Buying Contaminated Property: New Rules, New Twists

by J. Kemper Will

New rules related to buying contaminated property are now final. Both EPA and the American Society of Testing and Materials (“ASTM”) published due diligence rules in November, revising standards for conducting environmental site assessments prior to purchasing a contaminated property, steps that are necessary to avoid environmental liability.

Previous articles in Briefly by Scott Clark (Fall, 2003) and J. Kemper Will (Spring, 2004) have tracked the development of these standards. The publication of these revised standards introduces new twists by both EPA and ASTM.

The context of these standards is the due diligence a person must conduct when acquiring potentially contaminated property to minimize liability for any environmental issues encountered. At its root, the standards address liability under the Comprehensive Environmental Response Compensation and Liability Act (“CERCLA”), enacted in 1980. As interpretation of CERCLA evolved through court decisions, it became clear that persons acquiring contaminated property could assume significant environmental liability if they did not make “all appropriate inquiries” into the environmental conditions of the property prior to purchase. Since the early 1980’s, there has been an evolution of law and science related to environmental liability. On the science side, buyers have learned methods to manage environmental risk through thoughtful Phase I and Phase II site assessments, through addressing environmental concerns in the regulatory context by risk-based remediations, and by continuing diligence with the property after purchase.

There has also been an evolution of legal environmental risk-management through property acquisition, contractual provisions and using available federal, state and local regulatory tools. One of the most useful new tools has been the “bona fide prospective purchaser” exemption to CERCLA liability, enacted in January, 2002 by the Brownfield Amendments to CERCLA. A person can qualify as a bona fide prospective purchaser if they satisfy each of the statutory criteria:

The property is acquired after January 11, 2002.
Prior to purchase, the purchaser has conducted a Phase I site assessment fully compliant with the new EPA and ASTM standards.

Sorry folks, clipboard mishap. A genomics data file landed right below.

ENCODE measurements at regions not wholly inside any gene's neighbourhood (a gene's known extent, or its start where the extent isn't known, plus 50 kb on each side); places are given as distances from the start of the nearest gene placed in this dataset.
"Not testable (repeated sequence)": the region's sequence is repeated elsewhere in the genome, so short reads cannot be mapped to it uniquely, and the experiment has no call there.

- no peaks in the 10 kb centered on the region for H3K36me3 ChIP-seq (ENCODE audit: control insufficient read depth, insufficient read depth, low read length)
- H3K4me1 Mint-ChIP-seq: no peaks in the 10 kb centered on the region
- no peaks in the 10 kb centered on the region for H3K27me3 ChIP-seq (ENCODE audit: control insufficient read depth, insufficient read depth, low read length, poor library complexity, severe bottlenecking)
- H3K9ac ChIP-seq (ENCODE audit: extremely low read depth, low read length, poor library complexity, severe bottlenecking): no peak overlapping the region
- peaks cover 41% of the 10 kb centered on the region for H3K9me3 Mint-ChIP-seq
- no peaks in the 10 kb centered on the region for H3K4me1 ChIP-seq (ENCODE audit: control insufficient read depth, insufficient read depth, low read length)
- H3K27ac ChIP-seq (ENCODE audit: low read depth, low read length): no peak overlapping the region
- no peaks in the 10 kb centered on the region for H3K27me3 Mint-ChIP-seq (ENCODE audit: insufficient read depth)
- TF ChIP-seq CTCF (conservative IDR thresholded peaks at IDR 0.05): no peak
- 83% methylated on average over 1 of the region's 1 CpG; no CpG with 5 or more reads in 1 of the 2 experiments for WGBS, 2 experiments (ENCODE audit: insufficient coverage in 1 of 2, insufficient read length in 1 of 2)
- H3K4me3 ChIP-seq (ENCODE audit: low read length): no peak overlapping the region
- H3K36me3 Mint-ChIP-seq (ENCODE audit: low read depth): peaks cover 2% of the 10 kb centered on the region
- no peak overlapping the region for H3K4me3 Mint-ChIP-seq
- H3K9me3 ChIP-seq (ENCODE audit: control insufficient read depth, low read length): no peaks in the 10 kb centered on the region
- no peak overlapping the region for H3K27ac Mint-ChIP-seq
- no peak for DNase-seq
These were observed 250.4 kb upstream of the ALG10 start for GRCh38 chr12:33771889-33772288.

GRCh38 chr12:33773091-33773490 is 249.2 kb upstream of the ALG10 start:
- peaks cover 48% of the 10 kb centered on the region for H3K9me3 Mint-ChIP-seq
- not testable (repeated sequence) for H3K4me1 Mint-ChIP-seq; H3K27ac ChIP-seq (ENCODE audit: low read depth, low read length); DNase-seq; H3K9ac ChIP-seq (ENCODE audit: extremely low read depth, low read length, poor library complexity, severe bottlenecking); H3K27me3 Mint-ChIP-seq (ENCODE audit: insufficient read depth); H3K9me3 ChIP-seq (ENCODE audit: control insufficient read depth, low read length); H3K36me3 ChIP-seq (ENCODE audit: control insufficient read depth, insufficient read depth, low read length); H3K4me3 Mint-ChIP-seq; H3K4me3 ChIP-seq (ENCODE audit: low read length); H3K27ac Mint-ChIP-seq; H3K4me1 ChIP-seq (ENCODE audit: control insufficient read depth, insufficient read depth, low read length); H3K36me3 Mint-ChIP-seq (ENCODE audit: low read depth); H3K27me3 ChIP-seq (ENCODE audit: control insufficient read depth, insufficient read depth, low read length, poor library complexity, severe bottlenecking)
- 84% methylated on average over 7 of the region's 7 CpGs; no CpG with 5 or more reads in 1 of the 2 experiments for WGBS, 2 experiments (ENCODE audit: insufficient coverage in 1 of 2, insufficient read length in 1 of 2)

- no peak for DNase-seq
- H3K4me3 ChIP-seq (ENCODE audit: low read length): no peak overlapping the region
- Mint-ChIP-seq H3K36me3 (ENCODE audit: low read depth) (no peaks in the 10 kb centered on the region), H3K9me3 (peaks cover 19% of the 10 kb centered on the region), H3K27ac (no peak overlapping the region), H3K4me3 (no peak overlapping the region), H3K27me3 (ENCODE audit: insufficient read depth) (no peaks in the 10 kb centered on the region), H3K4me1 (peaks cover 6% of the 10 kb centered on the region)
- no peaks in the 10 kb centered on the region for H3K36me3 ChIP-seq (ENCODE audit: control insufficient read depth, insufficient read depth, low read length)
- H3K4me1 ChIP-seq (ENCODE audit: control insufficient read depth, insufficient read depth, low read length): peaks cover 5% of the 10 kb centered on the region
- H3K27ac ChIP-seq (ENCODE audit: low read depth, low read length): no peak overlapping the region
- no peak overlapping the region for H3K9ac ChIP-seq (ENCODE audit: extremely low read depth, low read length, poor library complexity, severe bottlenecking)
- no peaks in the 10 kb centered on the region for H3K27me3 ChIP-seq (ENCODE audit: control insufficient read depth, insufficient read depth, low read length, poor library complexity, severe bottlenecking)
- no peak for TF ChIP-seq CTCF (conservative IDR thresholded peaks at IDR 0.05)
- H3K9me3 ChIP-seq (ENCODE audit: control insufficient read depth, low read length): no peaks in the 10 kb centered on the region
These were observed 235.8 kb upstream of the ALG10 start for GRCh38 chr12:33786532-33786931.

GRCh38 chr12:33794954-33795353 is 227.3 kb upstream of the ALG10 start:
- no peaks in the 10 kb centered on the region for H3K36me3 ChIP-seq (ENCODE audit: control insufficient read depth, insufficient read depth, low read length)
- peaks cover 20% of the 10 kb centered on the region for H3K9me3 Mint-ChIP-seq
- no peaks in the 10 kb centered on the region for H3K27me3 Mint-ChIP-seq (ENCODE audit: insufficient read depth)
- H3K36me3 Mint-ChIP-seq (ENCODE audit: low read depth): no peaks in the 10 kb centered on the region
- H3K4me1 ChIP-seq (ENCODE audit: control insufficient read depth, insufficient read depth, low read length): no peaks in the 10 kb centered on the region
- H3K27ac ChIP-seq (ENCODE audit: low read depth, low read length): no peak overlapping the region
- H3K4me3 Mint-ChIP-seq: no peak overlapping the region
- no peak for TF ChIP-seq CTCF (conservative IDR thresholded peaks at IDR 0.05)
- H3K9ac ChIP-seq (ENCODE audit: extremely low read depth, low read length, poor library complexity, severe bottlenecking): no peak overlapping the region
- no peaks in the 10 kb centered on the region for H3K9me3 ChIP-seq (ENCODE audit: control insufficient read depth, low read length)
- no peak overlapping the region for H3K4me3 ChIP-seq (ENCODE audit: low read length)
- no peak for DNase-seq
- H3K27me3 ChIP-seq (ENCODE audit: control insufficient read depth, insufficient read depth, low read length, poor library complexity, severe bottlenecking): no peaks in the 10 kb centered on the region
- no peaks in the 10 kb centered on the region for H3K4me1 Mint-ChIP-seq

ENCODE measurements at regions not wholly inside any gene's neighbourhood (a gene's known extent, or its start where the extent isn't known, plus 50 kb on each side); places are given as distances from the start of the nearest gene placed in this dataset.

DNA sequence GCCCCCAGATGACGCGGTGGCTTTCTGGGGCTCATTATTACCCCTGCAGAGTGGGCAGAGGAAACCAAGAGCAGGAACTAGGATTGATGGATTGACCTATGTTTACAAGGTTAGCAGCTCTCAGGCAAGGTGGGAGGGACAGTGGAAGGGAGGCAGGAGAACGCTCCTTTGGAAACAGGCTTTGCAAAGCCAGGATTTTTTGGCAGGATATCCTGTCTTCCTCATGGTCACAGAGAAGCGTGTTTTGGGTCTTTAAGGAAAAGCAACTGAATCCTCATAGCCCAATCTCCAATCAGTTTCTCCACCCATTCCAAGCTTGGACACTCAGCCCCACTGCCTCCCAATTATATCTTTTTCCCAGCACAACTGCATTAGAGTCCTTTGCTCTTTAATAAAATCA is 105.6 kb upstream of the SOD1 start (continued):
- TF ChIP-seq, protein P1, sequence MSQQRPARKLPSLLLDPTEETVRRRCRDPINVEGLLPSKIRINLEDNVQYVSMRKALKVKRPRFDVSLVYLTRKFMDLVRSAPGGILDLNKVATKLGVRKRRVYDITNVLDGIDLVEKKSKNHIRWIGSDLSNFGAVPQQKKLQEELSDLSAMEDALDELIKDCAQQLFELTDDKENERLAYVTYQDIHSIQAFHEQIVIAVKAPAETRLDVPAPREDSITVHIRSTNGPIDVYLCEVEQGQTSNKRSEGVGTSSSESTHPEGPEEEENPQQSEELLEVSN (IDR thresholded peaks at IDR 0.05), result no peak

After closing, the purchaser takes “reasonable steps” to exercise appropriate care with regard to the environmental conditions.
The person cooperates with regulatory agencies.
If the buyer complies with each of the steps summarized above, the buyer will not have environmental liability pursuant to CERCLA. However, if the federal government spends money to investigate or clean up the property, those costs can be recovered by means of a lien on the property if the buyer, as a result of the federal action, receives a “windfall” in value.

I would like to focus on the “reasonable steps” aspect of the new standards, because EPA’s explanation of their “all appropriate inquiry” standard suggested some new twists. CERCLA, in the context of a bona fide prospective purchaser’s obligations states:

. . . the person exercises appropriate care with respect to hazardous substances found at the facility by taking reasonable steps to –

(i) stop any continuing release;
(ii) prevent any threatened future release; and
(iii) prevent or limit human, environmental, or natural resource exposure to any previously released hazardous substance.

The “appropriate care” and “reasonable steps” language has been an ambiguity. Most buyers easily understand what is required by performance of a Phase I site assessment as a criterion for bona fide prospective purchaser status. However, the obligation to continue “appropriate care” and to take “reasonable steps” after buying the property has been ambiguous.

One of the questions was whether it might be necessary to conduct soil or groundwater sampling as part of a Phase I site assessment. In its preamble, EPA almost definitively states that “[the] rule does not require sampling and analysis as part of the [Phase I] inquiry”. However, equally almost definitively, EPA, again in its preamble, states that post acquisition sampling and even control mechanisms may be necessary as part of the continuing obligations of “appropriate care” or “reasonable steps”. Here is a quotation from the EPA preamble, which does not seem to clear up the ambiguity:

It may be necessary to conduct sampling and analysis, either pre- or post-acquisition, to fully understand the conditions at a property, and fully comply with [the reasonable steps] requirement.

Certainly, this EPA preamble discussion is a wake-up call for those wishing to comply with the bona fide prospective purchaser liability exemption of CERCLA. EPA emphasizes that not only must a fully compliant Phase I site assessment be performed, but that a bona fide prospective purchaser must continue to be diligent about environmental conditions after the property is acquired.

J. Kemper Will
For more information, please contact J. Kemper Will at (303)796-2626 or e-mail . Mr. Will heads the Firm’s Environmental Group. He began his environmental practice 30 years ago, when the environmental field was nascent, as an attorney with the U.S. Environmental Protection Agency in Washington D.C. and Denver. In addition to being one of the most experienced “Superfund” lawyers in the United States, he has represented hundreds of parties regarding contaminated properties:

Sales, purchases and other contaminated property transactions;
Mergers and acquisitions;
Redevelopment, voluntary clean-up, brownfields;
Permitting and regulatory compliance;
Managing environmental litigation.